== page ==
Teachers are some of the first, most influential people in our lives from a young age. And the great ones, even after we’ve left them, stay with us forever.
By: Elizabeth A. Toy
Do you remember a particular teacher in your life that made a huge impact on your life?
I sure do. As a senior in high school, I wasn’t confident in many subjects, but I had one particular teacher whom I’ll always remember. My AP English teacher made a huge mark on who I am today and not just because of what she taught in class.
While she didn’t have the best reputation among the students, (as she was known to be “too strict,” or even “mean,”) I had a much different recollection of her.
Senior year of high school was tough for many reasons. Juggling college applications, maintaining grades, friends, family relationships, music lessons, extra curricular activities, religious practices, and a (secret!) boyfriend was no easy task. It must have been apparent, because Mrs. McIntosh personally reached out to me.
And as you know, for a teenager, one conversation can completely change the perspective with which you see the world.
One day, Mrs. McIntosh invited me out after school for a soda at Friday’s. Uncertain as this was my first time spending any time outside of school with a teacher, I took some time to think about it, then agreed to go and ride it out. After all, I told myself, it would be less than an hour that I would spend with her.
Little did I know, this brief meeting with Mrs. McIntosh would change my mind in more ways than I knew. As she shared her own personal life and struggles with me to illustrate life lessons, I began to see her as a real person, rather than just a teacher who lives at school. While I still highly respected her as a teacher, I began to respect her even more for the dimensions of her life that she so openly revealed to me. More importantly, I began to develop ideas of what respect and making decisions looked like to a more mature and wiser person.
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Many lessons we learn in life don’t quite make sense to us until much later. In fact, some remain dormant in us until time unravels and a trigger brings us back to what a teacher may once have told us. When that happens, enlightenment comes.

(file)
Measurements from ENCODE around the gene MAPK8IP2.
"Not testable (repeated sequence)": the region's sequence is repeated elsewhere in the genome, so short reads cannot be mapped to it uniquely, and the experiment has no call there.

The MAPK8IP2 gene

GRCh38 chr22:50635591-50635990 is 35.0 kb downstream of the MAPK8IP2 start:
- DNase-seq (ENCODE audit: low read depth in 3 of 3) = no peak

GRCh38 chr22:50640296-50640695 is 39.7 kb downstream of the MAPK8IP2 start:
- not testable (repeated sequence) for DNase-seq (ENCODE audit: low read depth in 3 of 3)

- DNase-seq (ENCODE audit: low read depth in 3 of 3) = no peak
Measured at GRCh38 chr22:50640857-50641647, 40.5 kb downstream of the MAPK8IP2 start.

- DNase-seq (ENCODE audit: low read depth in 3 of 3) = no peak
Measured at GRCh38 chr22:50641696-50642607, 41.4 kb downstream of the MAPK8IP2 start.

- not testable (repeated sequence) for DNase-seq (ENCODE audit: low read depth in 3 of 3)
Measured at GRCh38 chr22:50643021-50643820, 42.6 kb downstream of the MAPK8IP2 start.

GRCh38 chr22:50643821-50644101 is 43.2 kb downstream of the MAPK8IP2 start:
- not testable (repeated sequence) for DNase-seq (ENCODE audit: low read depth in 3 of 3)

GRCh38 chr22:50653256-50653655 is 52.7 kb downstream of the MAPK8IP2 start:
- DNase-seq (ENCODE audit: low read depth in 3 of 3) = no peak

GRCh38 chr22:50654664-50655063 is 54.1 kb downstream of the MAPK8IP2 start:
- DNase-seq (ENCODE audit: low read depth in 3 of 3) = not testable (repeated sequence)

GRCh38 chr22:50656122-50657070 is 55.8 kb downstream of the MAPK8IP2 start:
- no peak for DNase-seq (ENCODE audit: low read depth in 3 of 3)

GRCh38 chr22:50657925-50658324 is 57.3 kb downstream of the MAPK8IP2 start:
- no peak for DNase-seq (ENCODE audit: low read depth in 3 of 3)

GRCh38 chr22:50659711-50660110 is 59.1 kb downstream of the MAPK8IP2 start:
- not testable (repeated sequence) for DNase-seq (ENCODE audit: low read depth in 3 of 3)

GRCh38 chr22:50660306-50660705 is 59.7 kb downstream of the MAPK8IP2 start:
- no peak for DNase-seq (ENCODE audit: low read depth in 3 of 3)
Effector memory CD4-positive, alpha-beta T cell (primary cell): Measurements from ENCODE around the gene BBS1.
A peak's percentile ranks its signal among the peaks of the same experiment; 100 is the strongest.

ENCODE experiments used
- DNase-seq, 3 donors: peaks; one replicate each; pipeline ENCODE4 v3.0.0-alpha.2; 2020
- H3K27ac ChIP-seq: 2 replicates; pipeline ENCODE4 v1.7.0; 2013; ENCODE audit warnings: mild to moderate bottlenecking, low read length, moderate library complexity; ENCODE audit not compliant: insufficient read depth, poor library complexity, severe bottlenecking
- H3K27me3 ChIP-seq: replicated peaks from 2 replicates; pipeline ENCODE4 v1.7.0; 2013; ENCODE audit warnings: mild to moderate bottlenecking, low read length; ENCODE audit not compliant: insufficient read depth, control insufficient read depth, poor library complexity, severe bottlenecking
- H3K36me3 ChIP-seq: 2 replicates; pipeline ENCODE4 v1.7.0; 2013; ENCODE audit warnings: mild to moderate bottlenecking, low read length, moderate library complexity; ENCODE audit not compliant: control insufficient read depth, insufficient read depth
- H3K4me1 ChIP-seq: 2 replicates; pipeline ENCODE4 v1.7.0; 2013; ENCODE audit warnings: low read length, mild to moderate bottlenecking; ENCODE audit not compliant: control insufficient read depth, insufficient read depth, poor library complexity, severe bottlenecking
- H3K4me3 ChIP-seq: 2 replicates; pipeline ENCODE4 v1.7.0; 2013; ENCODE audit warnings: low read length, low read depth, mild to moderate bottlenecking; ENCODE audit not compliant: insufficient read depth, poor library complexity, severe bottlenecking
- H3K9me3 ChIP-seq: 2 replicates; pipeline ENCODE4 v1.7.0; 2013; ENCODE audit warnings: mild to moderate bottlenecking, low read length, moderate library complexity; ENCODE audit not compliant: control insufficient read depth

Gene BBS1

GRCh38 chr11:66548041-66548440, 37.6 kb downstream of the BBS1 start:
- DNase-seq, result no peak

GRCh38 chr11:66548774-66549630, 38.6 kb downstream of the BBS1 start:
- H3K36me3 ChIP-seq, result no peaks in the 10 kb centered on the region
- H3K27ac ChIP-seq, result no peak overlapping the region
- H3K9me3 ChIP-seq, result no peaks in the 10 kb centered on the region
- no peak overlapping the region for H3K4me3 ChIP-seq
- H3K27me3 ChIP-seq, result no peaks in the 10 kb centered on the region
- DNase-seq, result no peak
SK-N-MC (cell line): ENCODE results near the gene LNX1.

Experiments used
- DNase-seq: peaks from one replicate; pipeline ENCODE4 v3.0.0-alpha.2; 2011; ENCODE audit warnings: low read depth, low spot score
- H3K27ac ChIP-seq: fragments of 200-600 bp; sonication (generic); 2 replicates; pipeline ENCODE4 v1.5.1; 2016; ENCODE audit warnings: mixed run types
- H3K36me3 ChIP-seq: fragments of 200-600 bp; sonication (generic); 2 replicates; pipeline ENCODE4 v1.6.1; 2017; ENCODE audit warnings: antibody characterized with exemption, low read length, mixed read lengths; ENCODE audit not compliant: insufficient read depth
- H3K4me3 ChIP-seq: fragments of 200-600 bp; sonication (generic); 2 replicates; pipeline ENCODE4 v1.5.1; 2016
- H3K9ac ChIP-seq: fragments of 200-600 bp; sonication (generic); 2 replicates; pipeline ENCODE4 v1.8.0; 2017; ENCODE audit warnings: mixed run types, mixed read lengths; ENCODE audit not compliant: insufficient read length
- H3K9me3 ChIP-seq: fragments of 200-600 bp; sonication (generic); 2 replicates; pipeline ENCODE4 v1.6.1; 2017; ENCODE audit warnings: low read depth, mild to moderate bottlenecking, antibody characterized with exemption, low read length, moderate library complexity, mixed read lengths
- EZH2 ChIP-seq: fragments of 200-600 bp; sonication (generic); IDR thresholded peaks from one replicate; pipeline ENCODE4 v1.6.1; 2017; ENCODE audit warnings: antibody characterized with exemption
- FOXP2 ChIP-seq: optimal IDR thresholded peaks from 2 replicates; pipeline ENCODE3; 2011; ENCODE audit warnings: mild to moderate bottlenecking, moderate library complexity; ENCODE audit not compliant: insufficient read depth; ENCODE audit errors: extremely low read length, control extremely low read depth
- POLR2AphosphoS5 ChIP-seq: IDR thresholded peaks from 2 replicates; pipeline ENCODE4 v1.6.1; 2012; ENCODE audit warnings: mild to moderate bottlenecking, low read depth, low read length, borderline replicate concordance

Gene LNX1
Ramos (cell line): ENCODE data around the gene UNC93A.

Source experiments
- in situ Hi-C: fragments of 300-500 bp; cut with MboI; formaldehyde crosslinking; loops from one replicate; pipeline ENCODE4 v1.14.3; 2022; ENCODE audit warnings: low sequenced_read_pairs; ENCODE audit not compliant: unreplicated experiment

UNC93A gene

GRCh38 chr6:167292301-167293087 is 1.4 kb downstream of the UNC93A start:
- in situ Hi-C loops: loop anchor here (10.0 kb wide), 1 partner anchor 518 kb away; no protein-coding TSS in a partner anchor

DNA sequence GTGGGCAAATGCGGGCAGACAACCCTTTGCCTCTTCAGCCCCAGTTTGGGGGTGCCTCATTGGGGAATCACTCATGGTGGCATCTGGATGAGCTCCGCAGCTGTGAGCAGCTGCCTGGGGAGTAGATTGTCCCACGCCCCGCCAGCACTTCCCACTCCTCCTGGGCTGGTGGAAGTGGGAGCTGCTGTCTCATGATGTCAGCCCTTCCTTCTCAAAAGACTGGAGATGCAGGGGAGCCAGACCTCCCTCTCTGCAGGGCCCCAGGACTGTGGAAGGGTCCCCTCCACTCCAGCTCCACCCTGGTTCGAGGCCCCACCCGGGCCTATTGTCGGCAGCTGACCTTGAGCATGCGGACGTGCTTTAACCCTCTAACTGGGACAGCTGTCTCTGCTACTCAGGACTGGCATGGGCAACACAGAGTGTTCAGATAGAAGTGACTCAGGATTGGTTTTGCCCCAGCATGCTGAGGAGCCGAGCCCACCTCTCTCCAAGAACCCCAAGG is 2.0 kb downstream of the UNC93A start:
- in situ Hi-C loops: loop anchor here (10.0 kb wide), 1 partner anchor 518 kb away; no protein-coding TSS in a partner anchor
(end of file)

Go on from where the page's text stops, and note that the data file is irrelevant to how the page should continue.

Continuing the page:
Back then, I was too immature and naive to understand all that she told me. But nonetheless, her words stayed with me and years later, the meanings began to unravel.
A single seed of an idea may lay dormant in the mind until it receives enough care and cultivation to grow. Sure, some never do, but the mere inception of those ideas and the tiny beacon of hope that a teacher offers can create endless possibilities for the mind to learn to think — and in turn, make all the difference.
More importantly, Mrs. McIntosh’s care to spend extra time with me to teach me greater lessons, outside of analytical reaching and persuasive essay- writing about life – is something I’ll always cherish. Through that, she showed to me a selfless, universal love for people and life as we know it, more than anything else.
Thank you, teachers, for doing the jobs that may not always pay the most, but that undoubtedly enrich and touch so many lives in and out of academia.
Looking for a new way to count your blessings? Start a gratitude journal today.
P.S. Mrs. McIntosh: if you’re reading this, I didn’t forget MLA format or how to start sentences without conjunctions. Blog writing is just different is all. Thank you for your hope in me.